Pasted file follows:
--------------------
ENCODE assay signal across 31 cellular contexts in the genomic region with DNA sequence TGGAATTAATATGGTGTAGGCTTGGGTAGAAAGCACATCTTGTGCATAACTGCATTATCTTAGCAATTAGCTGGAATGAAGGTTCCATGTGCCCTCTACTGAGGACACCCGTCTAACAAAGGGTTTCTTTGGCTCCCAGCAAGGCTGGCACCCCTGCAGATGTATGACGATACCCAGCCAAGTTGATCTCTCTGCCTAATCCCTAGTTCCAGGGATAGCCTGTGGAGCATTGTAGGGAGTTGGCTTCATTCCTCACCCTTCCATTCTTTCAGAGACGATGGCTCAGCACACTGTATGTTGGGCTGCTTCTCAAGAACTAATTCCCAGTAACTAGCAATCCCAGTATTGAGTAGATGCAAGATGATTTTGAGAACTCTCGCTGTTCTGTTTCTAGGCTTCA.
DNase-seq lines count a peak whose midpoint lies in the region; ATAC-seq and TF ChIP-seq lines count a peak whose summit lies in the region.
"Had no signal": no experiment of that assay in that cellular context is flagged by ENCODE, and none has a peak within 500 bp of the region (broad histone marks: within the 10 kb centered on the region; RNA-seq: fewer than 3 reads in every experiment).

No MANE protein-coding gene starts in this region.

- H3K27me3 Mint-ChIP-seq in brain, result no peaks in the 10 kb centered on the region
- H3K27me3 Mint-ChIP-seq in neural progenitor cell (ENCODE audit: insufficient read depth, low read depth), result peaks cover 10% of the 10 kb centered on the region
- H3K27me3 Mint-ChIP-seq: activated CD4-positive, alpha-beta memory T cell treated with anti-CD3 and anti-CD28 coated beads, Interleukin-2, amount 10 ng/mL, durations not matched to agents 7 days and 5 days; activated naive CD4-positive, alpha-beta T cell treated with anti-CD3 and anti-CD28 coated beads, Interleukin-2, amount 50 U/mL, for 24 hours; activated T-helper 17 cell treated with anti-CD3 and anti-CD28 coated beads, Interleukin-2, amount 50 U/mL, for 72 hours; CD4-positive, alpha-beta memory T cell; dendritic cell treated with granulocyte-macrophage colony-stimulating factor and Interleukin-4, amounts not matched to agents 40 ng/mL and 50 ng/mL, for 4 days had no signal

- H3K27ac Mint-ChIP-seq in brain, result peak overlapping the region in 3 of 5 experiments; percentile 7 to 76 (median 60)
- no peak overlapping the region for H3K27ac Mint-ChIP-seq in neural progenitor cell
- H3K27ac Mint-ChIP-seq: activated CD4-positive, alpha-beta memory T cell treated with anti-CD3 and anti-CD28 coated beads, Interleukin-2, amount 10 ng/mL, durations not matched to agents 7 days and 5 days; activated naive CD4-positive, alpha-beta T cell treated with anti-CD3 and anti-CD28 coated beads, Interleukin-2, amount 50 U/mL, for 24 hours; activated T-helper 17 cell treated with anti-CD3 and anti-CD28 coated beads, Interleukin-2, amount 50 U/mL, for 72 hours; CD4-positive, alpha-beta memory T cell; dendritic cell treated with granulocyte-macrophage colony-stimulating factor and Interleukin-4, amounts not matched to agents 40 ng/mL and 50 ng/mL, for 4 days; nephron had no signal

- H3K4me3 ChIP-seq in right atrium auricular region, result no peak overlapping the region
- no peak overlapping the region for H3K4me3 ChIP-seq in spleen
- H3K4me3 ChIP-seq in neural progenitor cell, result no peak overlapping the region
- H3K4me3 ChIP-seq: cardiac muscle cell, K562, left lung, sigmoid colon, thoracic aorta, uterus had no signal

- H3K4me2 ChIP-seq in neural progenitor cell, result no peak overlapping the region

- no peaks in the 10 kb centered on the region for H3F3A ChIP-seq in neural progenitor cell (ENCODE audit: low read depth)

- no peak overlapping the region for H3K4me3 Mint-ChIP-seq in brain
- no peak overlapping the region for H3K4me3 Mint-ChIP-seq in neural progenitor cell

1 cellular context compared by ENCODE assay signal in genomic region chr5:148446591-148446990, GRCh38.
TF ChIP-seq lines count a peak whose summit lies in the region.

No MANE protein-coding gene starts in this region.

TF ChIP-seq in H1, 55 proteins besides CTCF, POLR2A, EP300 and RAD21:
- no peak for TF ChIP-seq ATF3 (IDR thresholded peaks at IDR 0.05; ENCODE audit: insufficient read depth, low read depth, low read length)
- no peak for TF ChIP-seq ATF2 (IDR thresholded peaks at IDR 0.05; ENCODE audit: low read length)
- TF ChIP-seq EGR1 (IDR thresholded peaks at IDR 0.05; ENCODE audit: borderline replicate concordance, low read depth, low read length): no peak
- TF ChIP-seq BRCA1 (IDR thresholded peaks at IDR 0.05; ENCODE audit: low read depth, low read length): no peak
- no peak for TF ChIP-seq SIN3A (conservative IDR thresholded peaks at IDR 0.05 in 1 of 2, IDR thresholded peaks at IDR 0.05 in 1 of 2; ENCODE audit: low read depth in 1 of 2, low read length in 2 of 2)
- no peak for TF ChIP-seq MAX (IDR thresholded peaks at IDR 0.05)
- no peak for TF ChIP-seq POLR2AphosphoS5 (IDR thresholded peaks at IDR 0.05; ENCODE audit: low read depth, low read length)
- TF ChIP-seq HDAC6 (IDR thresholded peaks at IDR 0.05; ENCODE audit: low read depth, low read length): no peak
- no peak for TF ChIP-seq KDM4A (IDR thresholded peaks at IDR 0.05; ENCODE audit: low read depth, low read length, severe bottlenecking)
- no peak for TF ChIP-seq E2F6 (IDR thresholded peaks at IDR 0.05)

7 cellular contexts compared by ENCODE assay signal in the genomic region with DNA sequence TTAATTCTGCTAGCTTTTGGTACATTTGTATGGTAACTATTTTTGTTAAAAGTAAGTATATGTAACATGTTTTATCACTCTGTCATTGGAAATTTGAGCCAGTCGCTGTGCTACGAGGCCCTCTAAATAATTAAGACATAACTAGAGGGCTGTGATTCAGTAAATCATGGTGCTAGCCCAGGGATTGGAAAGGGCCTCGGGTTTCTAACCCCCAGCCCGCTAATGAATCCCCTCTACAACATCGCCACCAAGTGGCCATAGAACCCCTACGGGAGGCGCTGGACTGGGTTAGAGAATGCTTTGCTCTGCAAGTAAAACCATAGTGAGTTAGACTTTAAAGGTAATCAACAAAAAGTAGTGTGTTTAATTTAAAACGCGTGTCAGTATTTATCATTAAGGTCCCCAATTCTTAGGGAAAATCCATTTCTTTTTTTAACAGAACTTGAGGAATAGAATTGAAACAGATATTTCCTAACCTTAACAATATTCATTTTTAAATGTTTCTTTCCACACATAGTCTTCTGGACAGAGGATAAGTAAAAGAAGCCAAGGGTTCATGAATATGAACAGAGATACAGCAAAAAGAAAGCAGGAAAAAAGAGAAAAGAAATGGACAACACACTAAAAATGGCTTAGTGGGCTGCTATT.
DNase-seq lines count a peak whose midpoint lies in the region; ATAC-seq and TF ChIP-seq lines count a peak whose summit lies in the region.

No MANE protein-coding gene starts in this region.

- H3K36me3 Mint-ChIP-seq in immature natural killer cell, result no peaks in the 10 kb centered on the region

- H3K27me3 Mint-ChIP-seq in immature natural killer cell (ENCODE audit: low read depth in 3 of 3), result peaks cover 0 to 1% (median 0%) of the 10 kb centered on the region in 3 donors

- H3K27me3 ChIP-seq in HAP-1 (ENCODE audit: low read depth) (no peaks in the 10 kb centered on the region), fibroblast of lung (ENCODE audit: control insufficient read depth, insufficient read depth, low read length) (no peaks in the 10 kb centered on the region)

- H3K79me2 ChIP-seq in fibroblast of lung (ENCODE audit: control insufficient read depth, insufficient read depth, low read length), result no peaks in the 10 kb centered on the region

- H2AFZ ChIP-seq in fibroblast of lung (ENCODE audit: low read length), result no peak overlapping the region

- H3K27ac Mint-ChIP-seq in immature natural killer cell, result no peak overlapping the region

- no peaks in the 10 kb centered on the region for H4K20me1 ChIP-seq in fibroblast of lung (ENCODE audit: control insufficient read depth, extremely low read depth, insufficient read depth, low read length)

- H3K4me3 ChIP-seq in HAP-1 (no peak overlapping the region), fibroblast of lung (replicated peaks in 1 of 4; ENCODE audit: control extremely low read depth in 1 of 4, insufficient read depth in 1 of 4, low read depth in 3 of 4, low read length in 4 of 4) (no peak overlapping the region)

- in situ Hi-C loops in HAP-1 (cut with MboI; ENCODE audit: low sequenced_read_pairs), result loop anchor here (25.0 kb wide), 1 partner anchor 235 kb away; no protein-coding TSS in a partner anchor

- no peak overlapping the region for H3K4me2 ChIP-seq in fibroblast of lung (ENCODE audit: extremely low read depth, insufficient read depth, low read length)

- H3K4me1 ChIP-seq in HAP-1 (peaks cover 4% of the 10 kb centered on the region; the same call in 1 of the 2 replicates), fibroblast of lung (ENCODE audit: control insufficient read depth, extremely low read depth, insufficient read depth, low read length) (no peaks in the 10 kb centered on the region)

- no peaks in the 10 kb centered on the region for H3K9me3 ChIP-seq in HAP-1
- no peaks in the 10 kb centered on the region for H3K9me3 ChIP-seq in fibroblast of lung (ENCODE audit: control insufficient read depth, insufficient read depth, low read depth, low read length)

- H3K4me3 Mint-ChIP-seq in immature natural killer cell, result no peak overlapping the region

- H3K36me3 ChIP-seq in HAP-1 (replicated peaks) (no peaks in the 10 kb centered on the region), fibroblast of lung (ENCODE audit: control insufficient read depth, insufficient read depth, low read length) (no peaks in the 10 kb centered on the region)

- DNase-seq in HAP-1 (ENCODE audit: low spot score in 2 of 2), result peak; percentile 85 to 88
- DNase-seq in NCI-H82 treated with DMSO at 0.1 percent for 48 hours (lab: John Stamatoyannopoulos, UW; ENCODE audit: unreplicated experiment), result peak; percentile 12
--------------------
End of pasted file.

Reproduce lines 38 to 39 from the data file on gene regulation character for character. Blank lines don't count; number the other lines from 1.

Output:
- H3K27me3 ChIP-seq in HAP-1 (ENCODE audit: low read depth) (no peaks in the 10 kb centered on the region), fibroblast of lung (ENCODE audit: control insufficient read depth, insufficient read depth, low read length) (no peaks in the 10 kb centered on the region)

- H3K79me2 ChIP-seq in fibroblast of lung (ENCODE audit: control insufficient read depth, insufficient read depth, low read length), result no peaks in the 10 kb centered on the region